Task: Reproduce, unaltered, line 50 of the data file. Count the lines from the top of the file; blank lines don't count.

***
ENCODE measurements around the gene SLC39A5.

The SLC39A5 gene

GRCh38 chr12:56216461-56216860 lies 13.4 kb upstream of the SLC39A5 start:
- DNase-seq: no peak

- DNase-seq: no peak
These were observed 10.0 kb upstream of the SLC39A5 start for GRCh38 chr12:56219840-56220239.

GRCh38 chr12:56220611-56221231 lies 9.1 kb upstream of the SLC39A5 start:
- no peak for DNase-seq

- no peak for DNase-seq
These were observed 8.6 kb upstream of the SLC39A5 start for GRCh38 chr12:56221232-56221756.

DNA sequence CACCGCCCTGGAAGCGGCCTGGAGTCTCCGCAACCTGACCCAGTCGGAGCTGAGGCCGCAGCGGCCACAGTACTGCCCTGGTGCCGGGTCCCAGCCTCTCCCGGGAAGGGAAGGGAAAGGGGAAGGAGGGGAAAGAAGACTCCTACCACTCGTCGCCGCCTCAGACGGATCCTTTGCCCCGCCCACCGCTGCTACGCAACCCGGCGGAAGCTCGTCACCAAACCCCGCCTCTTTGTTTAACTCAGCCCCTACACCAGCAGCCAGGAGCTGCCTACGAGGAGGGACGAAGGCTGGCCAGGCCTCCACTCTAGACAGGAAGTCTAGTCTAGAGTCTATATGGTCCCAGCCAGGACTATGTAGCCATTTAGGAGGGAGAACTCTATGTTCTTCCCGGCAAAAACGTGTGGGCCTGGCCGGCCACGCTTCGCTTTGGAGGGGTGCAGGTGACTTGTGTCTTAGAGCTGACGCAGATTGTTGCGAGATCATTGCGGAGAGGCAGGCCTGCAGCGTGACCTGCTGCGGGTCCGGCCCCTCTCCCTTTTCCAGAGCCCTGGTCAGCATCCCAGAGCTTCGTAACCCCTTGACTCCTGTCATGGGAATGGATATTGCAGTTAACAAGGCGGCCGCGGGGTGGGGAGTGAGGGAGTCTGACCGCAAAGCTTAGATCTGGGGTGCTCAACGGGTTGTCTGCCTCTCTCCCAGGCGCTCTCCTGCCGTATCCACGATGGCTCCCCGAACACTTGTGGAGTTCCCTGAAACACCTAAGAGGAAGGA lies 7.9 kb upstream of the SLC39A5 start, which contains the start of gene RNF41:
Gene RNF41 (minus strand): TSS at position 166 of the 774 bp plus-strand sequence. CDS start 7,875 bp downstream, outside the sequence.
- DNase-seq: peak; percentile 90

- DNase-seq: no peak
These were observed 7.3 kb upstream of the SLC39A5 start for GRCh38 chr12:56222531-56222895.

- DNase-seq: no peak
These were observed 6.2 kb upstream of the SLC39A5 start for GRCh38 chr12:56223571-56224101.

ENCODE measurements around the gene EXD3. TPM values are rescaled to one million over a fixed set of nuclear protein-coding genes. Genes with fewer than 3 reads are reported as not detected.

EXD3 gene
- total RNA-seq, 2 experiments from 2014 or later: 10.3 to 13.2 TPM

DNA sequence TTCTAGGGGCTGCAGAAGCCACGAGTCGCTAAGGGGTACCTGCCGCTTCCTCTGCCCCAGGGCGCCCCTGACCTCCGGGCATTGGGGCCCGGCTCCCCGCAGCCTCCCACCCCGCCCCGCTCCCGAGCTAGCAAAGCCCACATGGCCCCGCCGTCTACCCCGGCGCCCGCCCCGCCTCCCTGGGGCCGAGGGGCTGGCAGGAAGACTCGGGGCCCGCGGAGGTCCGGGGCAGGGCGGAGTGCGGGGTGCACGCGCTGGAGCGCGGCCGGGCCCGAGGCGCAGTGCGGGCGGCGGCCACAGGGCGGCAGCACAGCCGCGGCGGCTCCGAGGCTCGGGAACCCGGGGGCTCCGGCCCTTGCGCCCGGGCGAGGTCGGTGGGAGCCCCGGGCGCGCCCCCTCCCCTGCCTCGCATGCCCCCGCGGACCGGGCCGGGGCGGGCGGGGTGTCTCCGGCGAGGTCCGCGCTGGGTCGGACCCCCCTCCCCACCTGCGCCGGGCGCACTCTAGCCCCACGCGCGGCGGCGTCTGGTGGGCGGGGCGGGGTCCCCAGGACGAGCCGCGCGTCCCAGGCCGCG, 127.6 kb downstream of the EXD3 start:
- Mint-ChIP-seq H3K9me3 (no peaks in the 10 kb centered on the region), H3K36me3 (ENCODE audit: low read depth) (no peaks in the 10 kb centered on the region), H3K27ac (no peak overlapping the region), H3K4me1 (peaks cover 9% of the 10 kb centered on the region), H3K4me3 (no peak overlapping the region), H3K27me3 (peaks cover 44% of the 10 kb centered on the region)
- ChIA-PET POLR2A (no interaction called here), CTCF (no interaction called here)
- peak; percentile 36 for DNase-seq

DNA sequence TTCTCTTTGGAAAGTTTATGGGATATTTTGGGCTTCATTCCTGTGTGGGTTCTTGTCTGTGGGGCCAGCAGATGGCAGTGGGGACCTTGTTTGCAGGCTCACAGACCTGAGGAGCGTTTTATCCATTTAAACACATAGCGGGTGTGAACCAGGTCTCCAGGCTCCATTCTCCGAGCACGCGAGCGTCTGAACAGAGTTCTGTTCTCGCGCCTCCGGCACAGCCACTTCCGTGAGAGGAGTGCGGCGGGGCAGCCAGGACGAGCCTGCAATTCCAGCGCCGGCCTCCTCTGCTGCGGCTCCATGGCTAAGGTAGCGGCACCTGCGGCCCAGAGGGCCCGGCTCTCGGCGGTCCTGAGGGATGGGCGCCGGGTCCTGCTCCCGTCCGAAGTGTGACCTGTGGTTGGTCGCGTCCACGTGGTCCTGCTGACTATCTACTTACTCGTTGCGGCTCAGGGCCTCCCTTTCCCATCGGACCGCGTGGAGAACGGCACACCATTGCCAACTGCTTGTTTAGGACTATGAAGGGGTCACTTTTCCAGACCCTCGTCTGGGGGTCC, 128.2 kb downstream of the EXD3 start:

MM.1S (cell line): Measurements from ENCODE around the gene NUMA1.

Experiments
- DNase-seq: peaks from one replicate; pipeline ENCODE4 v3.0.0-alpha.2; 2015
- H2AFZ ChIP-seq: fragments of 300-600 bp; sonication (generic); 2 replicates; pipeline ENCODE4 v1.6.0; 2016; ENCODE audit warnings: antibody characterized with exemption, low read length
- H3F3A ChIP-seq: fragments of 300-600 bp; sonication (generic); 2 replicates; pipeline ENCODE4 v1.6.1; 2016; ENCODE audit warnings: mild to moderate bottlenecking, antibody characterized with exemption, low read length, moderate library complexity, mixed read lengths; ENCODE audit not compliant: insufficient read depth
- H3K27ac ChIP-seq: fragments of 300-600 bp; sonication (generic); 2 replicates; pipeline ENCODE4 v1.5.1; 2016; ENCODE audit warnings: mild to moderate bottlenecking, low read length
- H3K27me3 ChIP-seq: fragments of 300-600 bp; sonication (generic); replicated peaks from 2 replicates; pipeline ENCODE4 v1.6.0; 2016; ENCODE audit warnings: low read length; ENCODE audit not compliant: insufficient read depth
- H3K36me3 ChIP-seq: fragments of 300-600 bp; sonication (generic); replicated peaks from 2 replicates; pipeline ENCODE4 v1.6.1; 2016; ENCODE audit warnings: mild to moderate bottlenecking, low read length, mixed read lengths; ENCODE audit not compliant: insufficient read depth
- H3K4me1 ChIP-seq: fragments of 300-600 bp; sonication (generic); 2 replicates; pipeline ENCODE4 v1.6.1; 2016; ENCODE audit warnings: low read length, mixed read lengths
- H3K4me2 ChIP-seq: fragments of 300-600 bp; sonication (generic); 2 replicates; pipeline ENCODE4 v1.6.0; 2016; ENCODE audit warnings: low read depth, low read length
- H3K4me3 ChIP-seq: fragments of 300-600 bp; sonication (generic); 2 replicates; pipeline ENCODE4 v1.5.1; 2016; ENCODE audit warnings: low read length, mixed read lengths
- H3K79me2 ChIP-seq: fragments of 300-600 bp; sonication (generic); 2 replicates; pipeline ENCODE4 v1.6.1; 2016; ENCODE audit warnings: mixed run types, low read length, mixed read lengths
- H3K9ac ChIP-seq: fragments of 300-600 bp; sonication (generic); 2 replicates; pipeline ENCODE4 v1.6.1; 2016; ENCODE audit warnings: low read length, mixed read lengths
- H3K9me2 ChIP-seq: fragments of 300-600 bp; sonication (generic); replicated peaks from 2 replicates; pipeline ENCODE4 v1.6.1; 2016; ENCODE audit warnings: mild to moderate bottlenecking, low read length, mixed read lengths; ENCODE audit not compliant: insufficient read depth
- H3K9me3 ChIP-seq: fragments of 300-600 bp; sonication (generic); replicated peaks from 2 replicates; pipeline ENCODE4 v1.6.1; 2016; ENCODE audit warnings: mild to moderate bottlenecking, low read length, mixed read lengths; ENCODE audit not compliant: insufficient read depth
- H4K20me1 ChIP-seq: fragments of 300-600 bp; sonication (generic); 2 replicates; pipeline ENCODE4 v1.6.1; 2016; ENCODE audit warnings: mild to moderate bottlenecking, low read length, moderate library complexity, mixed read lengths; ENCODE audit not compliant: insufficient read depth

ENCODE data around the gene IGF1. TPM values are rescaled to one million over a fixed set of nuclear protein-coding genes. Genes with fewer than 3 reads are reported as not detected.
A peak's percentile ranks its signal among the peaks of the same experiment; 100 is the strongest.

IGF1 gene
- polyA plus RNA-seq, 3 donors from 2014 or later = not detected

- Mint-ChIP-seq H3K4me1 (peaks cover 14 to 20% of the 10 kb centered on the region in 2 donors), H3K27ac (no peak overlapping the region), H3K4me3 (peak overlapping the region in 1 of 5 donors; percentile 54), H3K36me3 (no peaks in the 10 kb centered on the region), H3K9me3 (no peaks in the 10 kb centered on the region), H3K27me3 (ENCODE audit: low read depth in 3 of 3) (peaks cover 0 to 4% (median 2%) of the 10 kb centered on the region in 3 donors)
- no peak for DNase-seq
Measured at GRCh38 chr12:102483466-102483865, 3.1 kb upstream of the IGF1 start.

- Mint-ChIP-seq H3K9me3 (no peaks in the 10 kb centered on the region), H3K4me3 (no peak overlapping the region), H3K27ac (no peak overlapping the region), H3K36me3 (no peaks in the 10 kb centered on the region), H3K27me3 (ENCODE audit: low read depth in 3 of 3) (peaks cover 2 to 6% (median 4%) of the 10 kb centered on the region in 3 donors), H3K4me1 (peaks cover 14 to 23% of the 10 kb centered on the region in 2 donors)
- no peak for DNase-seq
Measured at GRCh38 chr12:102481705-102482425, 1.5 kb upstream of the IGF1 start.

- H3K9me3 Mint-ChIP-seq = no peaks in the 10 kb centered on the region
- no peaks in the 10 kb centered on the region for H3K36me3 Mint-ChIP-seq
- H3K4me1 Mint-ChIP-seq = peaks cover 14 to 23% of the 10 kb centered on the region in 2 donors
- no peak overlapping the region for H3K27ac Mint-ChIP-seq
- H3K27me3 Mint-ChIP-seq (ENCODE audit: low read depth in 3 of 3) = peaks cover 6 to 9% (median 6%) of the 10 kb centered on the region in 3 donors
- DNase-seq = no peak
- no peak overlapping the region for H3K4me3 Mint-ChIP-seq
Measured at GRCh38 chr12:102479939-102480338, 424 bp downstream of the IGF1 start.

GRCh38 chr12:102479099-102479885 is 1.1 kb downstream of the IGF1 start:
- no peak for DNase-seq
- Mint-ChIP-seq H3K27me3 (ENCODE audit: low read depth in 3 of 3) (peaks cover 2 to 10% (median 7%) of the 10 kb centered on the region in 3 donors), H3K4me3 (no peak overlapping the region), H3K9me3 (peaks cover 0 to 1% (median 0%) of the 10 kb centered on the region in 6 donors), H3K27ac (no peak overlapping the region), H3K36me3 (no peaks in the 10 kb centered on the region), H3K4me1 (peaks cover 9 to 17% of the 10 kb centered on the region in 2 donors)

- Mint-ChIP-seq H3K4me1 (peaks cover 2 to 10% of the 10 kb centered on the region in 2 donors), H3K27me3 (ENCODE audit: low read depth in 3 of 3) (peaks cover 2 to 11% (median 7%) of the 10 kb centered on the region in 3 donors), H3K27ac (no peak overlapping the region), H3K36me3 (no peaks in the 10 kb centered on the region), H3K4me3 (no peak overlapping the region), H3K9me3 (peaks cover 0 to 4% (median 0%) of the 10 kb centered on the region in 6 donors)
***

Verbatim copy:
- no peak for DNase-seq